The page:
Netanyahu Cautions Ministers Against Celebrating Pollard ReleaseBy
Israeli spy to be released from U.S. prison after 30 years
Espionage case has been source of tension in U.S.-Israel ties
Israeli Prime Minister Benjamin Netanyahu has instructed cabinet ministers to tone down their jubilation over the scheduled release this weekend of Israeli spy Jonathan Pollard after three decades in U.S. jails, as Israel reportedly tries to ease his parole conditions so he can immigrate to the Jewish state.
According to an Israeli government official, Netanyahu has cautioned his ministers to exercise restraint when discussing the freeing of the American-born Pollard, 61, a former U.S. Navy intelligence analyst whose passage of classified material to Israel and subsequent imprisonment strained relations between the allies. The official spoke on condition of anonymity because he wasn’t authorized to comment on the record.
The prime minister’s office had no comment on the impending release.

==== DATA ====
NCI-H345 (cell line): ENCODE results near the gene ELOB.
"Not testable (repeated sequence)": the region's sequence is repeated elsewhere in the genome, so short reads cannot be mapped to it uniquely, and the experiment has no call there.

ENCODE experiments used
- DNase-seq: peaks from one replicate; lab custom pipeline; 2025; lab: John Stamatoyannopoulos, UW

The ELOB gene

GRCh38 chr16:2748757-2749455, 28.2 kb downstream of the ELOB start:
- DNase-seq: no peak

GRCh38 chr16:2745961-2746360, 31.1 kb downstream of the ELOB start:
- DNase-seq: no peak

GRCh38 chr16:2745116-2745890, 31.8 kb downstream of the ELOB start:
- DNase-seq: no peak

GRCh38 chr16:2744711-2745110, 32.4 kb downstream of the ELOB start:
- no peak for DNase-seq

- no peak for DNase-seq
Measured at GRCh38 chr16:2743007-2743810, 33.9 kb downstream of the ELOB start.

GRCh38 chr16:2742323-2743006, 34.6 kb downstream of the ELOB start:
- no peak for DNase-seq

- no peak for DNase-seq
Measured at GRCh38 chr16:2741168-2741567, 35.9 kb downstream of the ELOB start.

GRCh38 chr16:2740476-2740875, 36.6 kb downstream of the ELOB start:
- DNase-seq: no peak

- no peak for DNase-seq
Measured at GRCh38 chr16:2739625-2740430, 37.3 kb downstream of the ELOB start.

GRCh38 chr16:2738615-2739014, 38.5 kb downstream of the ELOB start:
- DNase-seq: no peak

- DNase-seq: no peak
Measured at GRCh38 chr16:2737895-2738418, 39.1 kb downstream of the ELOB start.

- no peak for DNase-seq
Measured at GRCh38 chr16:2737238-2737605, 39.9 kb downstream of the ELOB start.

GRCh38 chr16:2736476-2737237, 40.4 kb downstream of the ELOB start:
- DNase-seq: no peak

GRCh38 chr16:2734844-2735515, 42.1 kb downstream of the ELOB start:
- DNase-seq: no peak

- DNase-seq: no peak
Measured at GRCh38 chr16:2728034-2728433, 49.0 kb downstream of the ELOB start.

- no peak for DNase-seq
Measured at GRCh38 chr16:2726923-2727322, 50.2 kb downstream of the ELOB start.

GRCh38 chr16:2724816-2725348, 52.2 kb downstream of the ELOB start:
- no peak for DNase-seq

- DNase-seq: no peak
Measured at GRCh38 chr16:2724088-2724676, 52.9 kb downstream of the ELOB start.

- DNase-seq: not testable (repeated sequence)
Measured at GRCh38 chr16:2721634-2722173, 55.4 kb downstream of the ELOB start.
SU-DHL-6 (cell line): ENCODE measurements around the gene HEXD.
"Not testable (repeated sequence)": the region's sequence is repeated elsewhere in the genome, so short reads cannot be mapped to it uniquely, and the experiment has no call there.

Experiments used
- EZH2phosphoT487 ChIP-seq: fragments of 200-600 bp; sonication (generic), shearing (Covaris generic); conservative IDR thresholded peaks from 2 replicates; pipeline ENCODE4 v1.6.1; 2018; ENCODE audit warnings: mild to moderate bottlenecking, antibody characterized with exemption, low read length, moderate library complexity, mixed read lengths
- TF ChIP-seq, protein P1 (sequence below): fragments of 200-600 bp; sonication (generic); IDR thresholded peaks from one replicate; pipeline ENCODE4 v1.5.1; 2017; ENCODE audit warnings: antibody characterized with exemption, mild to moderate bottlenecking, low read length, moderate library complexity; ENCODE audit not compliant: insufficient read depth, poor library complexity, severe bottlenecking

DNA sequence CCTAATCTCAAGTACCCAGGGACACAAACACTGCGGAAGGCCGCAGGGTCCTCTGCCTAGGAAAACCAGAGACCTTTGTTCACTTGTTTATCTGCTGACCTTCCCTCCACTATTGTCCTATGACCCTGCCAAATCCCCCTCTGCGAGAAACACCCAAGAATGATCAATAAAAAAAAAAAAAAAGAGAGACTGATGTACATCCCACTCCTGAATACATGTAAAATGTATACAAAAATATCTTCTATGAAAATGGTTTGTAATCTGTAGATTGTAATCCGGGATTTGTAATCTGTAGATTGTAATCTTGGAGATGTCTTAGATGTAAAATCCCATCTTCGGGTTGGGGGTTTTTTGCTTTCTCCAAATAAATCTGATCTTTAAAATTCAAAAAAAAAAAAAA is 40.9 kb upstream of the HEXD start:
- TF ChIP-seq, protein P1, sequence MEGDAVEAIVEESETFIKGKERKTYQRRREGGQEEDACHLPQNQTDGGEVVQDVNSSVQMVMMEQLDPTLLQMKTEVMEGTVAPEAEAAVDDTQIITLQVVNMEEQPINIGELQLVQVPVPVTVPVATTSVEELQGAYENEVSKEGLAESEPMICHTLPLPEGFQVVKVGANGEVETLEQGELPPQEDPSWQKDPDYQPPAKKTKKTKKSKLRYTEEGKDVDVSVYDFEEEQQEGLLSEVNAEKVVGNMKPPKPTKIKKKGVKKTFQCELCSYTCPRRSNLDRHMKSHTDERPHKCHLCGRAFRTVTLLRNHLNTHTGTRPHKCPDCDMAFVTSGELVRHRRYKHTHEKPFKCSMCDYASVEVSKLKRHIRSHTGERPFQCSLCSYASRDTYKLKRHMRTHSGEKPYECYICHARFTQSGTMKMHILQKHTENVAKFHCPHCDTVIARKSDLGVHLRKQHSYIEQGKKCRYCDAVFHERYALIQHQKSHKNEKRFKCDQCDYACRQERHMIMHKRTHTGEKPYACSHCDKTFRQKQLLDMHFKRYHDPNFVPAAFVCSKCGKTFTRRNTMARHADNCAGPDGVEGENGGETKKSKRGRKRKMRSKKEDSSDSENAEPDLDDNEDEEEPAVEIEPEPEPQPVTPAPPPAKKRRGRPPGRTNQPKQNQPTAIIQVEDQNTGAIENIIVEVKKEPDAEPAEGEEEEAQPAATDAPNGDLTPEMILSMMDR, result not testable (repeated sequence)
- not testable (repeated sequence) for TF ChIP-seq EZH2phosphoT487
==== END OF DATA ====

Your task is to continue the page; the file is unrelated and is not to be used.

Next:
Pollard’s parole conditions require him to remain in the U.S. for five years after he is released, his lawyers said. The Israel Hayom daily reported Thursday that the prime minister asked President Barack Obama at their White House meeting last week to let Pollard immediately fulfill a wish of moving to Israel. Netanyahu offered assurances that Pollard’s behavior would be monitored in Israel, the newspaper reported, without saying where it got the information. Pollard was granted Israeli citizenship during his imprisonment.
Pollard was sentenced to life imprisonment on Nov. 21, 1985. His attorney announced in July that he would be freed after the Justice Department didn’t contest an application for parole. The White House, along with Pollard’s lawyers, has denied reports that the parole decision was an attempt to smooth relations with Israel, which opposed the U.S.-led nuclear deal world powers reached with Iran in July.
The U.S. government has declared that Pollard’s actions caused significant damage to its intelligence-gathering capabilities. Israeli officials, along with Pollard’s U.S. supporters, have argued that his sentence was excessive compared to similar espionage cases.
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